We All Want Purpose

“My food is to do the will of him who sent me and finish his work.” (John 4:34)

Jesus’ disciples were urging him to eat some food, and Jesus responds that his food was to do God’s will.  From his words and actions we know that God’s will for him was to save us from our sins, to show us “the way and the truth and the life,” and to defeat death by his death and resurrection.

I have never met anyone who didn’t want to have purpose and meaning in their lives.  Rick Warren has sold over 35 million copies of his book, Purpose Driven Life, indicating a fairly high level of interest in the subject.   

As Christians, the Church teaches us that we are called to come to know God, to love him and to serve him and others in this life, so that we can be with him now and into eternity.  How this plays out in real life varies with each individual, for God creates each one of us with unique characteristics, skills and purpose. 

For me, I came to know God through the Christian heritage of my parents, as well as through a personal encounter with Jesus Christ many years ago.  Early in my adult life my primary purpose was to love and support my wife and children and advance in my career as an attorney as far as possible.  I didn’t give much thought to whether those two objectives were God’s will for me.   

My wife and I practiced our Catholic faith by going to church every Sunday, raising our children with Christian values and getting involved in a few church activities.  It wasn’t until we experienced a renewal of our faith through the power of the Holy Spirit in our mid-30’s that I began to look at the purpose for my life through the lens of God’s will for me.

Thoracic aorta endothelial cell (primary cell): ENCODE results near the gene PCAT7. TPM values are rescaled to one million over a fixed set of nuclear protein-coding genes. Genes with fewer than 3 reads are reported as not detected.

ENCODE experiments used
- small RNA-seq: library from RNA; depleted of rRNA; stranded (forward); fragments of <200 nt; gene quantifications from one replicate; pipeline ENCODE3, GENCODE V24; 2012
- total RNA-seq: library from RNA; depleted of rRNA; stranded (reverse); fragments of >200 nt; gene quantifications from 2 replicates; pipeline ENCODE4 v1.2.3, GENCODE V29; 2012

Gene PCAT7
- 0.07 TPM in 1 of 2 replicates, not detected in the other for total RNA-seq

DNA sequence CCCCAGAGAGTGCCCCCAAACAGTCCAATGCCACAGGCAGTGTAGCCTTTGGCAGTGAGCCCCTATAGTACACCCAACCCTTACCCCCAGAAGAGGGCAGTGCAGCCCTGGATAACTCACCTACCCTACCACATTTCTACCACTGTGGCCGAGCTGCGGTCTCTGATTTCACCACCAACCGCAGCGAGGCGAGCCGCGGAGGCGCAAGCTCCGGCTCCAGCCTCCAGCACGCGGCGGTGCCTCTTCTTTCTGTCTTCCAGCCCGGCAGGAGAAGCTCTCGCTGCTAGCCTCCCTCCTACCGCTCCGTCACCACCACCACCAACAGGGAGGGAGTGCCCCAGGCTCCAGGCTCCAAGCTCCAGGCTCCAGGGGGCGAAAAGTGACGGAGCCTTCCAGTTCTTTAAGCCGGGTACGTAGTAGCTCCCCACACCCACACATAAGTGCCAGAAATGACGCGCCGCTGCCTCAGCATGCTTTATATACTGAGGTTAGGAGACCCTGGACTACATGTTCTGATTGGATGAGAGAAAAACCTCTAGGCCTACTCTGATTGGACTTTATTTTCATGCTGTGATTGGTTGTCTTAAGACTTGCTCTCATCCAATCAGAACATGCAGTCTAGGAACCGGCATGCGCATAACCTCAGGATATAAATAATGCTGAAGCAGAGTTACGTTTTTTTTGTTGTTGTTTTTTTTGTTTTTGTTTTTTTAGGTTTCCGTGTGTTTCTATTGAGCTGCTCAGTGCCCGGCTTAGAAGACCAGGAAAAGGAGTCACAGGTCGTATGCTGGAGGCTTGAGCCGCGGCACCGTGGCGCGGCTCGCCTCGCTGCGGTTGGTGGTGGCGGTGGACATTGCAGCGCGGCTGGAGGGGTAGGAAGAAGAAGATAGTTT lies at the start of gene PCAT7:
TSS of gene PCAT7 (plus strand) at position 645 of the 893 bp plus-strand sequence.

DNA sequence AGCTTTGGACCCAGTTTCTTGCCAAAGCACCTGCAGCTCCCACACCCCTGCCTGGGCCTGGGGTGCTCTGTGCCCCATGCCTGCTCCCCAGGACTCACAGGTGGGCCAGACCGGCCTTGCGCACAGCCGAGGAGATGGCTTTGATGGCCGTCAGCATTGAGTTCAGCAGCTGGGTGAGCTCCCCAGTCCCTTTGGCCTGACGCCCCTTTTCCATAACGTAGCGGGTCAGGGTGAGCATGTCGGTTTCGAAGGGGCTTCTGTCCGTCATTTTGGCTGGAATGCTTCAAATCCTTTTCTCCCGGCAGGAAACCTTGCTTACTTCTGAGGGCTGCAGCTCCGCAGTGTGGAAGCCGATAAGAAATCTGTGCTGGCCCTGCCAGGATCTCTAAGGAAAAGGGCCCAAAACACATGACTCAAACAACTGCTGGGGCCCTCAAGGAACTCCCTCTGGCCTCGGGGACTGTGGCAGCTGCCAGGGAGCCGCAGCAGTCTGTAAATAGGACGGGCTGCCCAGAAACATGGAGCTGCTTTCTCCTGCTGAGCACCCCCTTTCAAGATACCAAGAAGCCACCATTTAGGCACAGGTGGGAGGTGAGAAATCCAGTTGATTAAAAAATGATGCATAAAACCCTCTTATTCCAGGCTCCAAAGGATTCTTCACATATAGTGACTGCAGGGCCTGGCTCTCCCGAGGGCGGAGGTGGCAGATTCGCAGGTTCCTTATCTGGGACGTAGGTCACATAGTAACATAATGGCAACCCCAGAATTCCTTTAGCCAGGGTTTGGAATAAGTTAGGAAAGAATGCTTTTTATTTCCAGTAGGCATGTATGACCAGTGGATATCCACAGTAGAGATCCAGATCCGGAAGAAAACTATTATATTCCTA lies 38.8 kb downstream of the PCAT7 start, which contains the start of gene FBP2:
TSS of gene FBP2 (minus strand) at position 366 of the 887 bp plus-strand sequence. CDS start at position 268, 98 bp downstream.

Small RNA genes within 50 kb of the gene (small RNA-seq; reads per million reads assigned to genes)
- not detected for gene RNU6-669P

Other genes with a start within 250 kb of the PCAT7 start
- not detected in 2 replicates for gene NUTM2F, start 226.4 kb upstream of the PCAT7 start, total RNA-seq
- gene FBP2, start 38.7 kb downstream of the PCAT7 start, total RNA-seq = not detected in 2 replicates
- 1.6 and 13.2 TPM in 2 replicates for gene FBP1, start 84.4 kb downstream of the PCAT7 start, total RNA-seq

Through that renewal experience, God enlarged my perspective of purpose.  Loving and serving my family, and serving my employer and others well were part of his desire for me.  I also came to understand that God wants us to be good stewards of the talents, time, possessions, responsibilities and people he entrusts to our care.  Just as he commanded Peter at the end of John’s Gospel to feed and take care of his sheep, he commands us to love and take care of the people and other responsibilities he puts in our lives. 

He also places us in the garden of his creation “to work and take care of it.” (Genesis 2:15)  Our work is important to God.  His plan is for us to be good stewards of his creation and the advancement of civilization that results from our work.  Like a cloth made up of a multitude of threads weaved finely together, each one’s individual work contributes to the civilization that has evolved from God’s creation.

What purpose has God revealed to you in terms of your unique characteristics and gifts?

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